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Tuesday, March 4, 2008

Scam-Residential Email/ESBI: semi-legal, totally shady internet scam!!

This is one you can't really recognize, unlike the 419 scams which have a hallmark ring to them or even just print at all! So, this one isn't one you fall for really, knowingly, but one more like identity theft where you just notice it one day if you are one to examine bills before forking over your money.

On our bill this past month for our local phone carrier,EMBARQ, my husband noticed a $14.95+$1.01tax charge for "Residential Email Mo Fee" on a separate page labeled "ESBI" with an explanation of 3rd party billing. Whaaa?? Our email is cable, for one thing. For another, WE DIDN'T SIGN UP FOR ANYTHING! Well, my husband called them (Residential Email, number provided), cussed them out and told them we weren't paying. They said ok. No arguments. Someone backing down that easily knows they are shady and in the wrong. Apparently, while he was yelling, the rep kept trying to tell him about the "service" to get him to "keep" when he'd take a breath. She mentioned something about $1000 in coupons she claims he signed up for on the internet or some idiotic thing. I called the next day to ask what she had on file and she had our phone and home address and my husband's email. (So it was him and not me!) She wanted to give me her sales pitch while she was bringing up our record (we have a record for something we didn't order?), but I cut her off and said I don't want to hear it, I think you are scamming people, and I just want to know how to avoid this so please tell me how we got on this list. As a matter of fact, when you call in, they ask you to type in your phone number like you are inquiring about a legitimate phone company charge before you speak with a representative.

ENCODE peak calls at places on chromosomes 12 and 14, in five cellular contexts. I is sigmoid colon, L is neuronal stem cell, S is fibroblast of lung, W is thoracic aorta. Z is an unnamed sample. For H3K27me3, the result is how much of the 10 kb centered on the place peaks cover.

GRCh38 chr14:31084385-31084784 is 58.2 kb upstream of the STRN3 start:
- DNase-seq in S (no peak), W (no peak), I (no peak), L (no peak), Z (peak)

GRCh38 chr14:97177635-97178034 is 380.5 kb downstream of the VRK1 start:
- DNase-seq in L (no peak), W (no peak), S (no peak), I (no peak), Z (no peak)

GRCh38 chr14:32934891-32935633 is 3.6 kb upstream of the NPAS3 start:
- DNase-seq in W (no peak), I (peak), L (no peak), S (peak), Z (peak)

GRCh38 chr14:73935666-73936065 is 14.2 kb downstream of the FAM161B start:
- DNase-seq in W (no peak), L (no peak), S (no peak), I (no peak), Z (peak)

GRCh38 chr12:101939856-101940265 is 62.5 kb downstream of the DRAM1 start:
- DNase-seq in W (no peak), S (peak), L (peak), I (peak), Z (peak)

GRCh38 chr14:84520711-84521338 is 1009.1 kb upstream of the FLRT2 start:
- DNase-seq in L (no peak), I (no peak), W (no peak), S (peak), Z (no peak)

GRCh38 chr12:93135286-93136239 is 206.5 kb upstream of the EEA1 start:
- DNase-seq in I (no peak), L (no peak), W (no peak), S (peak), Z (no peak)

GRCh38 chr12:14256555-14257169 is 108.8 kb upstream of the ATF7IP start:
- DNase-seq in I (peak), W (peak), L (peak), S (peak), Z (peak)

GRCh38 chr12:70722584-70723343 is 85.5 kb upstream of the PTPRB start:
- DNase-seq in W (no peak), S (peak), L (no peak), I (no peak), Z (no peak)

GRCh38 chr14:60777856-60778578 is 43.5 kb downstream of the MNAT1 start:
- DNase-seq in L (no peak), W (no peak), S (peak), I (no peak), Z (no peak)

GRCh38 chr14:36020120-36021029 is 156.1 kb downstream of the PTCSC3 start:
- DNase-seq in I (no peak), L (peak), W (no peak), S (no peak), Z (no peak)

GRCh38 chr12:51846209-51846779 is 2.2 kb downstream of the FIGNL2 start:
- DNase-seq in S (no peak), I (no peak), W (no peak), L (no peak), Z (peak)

You local carrier is allowed to pass on 3rd party charges, so that's legal. I think you can get that "feature" blocked-we're looking into that today. The companies, or at least one I saw while researching this situation, has a "F" rating with the BBB. Go figure!

From what I can gather, you "sign up" for this by entering sweepstakes, filling in your info for a free this or that, taking online surveys, etc. Some people found that the email address on file wasn't even theirs. All, like us, didn't directly sign up for this garbage. Apparently it is in the Terms and Conditions when you are filling online forms (generally for stuff unrelated to this Residential Email company) that they are allowed to bill you, etc. I find it incredibly unfair and shady to advertise one thing, have your sign up window below that, then in fine print (or separate link) to Terms which have nothing to do with what you think you are signing up for, but really are other opportunist, scum charging you for a bogus service.

Here are some links to blogs and info about this:
The first is the BBB thing I found, the second is an account similar to ours.

Here's my Rip Off Report for McDonald's:

Call me a complainer, but I won a Shell Gas Card in the 2008 McDonald's Monopoly online game (Free Parking space) and never saw it. They said they sent it (surprise), so I guess that makes me a liar. True, I didn't lose any money, but it still deserves some sort of mention.

1 comment:

  1. Here are some other useful links.

    If you were charged on your residential or local phone bill for services you did not authorize or order, you can share your cramming story with other phone customers here:

    You might also try contacting class action lawyers investigating telephone cramming cases: